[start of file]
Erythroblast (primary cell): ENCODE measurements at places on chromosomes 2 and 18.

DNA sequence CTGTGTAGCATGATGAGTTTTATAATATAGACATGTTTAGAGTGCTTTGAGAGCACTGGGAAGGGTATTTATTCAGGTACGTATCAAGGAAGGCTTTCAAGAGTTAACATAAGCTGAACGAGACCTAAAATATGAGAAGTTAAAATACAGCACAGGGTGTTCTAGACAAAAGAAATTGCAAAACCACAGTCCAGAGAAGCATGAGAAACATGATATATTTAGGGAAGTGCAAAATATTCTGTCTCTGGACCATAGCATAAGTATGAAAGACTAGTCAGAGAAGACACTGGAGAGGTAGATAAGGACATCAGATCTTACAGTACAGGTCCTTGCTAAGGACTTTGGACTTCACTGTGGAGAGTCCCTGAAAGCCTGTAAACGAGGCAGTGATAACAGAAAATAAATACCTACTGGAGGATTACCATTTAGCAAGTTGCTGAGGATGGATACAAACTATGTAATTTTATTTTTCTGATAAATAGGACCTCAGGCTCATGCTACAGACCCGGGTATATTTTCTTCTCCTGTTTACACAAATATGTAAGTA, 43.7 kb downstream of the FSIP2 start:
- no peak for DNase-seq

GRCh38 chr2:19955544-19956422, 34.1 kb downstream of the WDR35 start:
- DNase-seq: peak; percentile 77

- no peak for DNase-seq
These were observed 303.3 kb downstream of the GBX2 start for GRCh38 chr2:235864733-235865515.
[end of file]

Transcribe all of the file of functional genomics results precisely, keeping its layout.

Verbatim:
Erythroblast (primary cell): ENCODE measurements at places on chromosomes 2 and 18.

DNA sequence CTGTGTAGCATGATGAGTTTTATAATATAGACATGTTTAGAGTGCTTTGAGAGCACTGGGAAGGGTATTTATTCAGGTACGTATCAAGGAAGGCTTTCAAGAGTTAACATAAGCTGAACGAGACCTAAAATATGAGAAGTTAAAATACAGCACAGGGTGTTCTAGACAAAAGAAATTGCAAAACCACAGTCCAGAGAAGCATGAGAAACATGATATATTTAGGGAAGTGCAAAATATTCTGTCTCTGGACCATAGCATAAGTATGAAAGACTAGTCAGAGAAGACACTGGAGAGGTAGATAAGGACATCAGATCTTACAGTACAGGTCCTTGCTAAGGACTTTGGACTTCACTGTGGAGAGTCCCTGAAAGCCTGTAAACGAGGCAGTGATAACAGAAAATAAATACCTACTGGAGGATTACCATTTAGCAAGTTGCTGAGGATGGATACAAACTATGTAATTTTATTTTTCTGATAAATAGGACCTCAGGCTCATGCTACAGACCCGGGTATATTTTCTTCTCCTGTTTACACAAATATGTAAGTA, 43.7 kb downstream of the FSIP2 start:
- no peak for DNase-seq

GRCh38 chr2:19955544-19956422, 34.1 kb downstream of the WDR35 start:
- DNase-seq: peak; percentile 77

- no peak for DNase-seq
These were observed 303.3 kb downstream of the GBX2 start for GRCh38 chr2:235864733-235865515.